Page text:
Mitt Romney: Really the only GOP candidate who can beat Obama?
Mitt Romney's latest endorsements come from the likes of former U.N. Ambassador John Bolton, who told Fox News that the presidential contender was "conservative enough for me," and Kris Kobach, an anti-immigration activist with questionable tactics.
Romney came out of the gate looking like the clear bet to win the Republican nomination and run against President Obama in the general election. His victories in Iowa and New Hampshire certainly make it appear that Romney's got this in the bag. Here is Washington columnist Doyle McManus on Romney's electability:
"Electability" can be a self-sustaining chemical reaction. Now that Romney has finished first in both Iowa (by an eyelash) and New Hampshire -- a feat no non-incumbent Republican had ever accomplished -- his aura of inevitability has grown. If he wins in South Carolina on Jan. 21, the race for the GOP nomination will be over -- and there won't even be much shouting.
But not so fast, writes Ari Fleischer on CNN. Newt Gingrich is still a problem from Romney.
Republicans like Romney. They think he's qualified. But they don't love Romney and many worry about his core convictions.
That's why this race will come down to Newt's personal decision. Will he yield after South Carolina, recognizing the GOP needs to unite, or will he keep going, out of sheer determination and knowing Romney's weaknesses?
If he keeps going, it's going to be a long slog, with many Republicans viewing him as a spoiler intent on damaging the party's likely nominee. Many other Republicans, though, will look forward to casting an anti-Romney vote that can make a difference. Most won't be voting for Newt; they'll be voting against Romney.
And, of course, there's the issue of Bain Capital, which Gingrich's "super PAC," Winning Our Future, has driven home with "When Mitt Romney Came to Town." Here’s the short version for your viewing displeasure.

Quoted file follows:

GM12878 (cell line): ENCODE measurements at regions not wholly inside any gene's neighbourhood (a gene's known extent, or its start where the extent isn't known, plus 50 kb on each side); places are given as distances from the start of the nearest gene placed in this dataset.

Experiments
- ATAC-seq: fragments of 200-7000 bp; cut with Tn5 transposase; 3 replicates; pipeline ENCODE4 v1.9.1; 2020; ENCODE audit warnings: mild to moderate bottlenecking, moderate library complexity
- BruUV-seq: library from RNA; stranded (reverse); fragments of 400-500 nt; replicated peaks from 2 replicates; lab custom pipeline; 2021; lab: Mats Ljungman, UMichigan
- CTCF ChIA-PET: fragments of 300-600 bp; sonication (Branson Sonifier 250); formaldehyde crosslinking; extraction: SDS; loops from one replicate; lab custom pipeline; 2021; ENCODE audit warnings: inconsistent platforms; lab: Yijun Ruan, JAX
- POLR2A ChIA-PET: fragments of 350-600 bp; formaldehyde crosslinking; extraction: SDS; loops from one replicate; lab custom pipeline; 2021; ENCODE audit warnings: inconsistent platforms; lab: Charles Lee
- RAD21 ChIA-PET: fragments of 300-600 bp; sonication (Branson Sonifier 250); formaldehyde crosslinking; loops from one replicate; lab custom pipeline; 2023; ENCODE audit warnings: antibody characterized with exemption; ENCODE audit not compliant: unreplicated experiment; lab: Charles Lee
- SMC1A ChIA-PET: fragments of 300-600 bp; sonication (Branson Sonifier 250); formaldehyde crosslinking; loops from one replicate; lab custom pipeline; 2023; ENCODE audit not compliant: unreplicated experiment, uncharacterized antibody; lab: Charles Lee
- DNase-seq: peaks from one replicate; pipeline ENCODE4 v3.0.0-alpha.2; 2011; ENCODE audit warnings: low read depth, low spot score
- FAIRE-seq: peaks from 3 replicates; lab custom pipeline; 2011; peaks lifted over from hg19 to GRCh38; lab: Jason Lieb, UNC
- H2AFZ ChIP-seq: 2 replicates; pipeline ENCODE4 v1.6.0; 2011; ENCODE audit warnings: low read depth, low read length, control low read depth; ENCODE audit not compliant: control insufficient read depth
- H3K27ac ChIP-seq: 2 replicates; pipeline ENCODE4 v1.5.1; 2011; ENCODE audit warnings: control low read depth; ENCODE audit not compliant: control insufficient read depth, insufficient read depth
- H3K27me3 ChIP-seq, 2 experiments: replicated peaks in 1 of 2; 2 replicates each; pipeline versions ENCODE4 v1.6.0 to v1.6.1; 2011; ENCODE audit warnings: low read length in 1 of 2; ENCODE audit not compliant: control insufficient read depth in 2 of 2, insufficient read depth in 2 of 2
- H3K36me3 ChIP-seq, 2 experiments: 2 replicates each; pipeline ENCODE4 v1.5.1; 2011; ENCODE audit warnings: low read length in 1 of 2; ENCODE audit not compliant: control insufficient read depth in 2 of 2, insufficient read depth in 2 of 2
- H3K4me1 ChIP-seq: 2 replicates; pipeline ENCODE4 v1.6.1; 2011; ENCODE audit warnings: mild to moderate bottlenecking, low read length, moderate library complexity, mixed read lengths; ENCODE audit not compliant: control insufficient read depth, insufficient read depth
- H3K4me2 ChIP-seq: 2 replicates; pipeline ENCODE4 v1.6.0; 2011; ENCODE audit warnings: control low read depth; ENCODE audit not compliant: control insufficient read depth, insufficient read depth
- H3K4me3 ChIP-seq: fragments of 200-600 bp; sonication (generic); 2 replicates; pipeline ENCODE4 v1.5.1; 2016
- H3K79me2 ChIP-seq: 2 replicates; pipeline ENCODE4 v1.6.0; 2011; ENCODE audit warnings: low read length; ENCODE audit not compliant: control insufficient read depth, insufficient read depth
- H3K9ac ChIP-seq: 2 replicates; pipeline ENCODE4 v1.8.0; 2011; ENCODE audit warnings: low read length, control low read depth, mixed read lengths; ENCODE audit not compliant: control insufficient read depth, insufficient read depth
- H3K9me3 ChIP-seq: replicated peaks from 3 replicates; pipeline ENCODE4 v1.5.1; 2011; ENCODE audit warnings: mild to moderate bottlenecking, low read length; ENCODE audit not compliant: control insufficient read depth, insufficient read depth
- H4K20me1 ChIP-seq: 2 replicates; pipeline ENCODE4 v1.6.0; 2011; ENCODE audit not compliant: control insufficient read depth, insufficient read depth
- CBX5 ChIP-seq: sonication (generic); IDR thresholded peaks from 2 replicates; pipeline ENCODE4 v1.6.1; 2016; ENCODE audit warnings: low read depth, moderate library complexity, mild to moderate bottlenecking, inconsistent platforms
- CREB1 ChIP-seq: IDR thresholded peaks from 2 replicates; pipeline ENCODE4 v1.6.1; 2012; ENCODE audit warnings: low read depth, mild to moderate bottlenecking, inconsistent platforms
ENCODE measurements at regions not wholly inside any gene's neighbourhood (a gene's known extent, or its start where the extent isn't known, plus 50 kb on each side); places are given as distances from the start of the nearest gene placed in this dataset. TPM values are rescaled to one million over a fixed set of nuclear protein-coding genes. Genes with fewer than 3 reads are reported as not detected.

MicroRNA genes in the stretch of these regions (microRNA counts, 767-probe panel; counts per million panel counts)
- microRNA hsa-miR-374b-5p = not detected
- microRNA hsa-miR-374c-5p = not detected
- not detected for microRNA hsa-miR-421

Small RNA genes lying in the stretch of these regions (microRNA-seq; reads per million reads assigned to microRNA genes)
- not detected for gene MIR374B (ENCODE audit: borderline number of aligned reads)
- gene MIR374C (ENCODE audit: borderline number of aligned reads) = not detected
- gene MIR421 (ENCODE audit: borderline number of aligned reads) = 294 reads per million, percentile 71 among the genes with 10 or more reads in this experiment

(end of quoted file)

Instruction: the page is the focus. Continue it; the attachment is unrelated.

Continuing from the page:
"This attack admovie destroys Romney’s argument for why he should be elected president. It does so by showing us the faces of the real people who were laid off as a result of Mitt Romney's company Bain Capital, buying their companies, restructuring them, firing their workers and closing their plants. Romney made millions off of these deals,” writes Zerlina Maxwell of Feministing. “Showing how Romney destroyed so many lives is an effective way to cast him for what he is -- a face of Wall Street greed."
The New Republic's William Galston agrees that Bain presents an obstacle for Romney. He writes: "Bain matters because it goes to the heart of the core case Romney is making: The economy is broken, Obama doesn't know how to fix it, and I do. If his rivals can undermine his record as a job-creator and substitute the narrative of Romney as a 'vulture capitalist' who makes money by looting firms and firing workers, his path to the presidency becomes a lot steeper."
Still, argues the Washington Post's Dan Balz, Romney's the candidate who has the best shot of beating Obama. And that's why Republican voters will continue to back him, he argues.
Democrats and Republicans have agreed privately that Romney would be less scary to independent voters than a GOP nominee who is further to the right ideologically. Scott Howell, a Republican strategist, said, "Romney will appeal to a broader electorate, and that's a huge problem for Obama."
--Alexandra Le Tellier
Photo: Republican presidential candidate Mitt Romney speaks to the media Thursday in Greer, S.C. Credit: Mark Wilson / Getty Images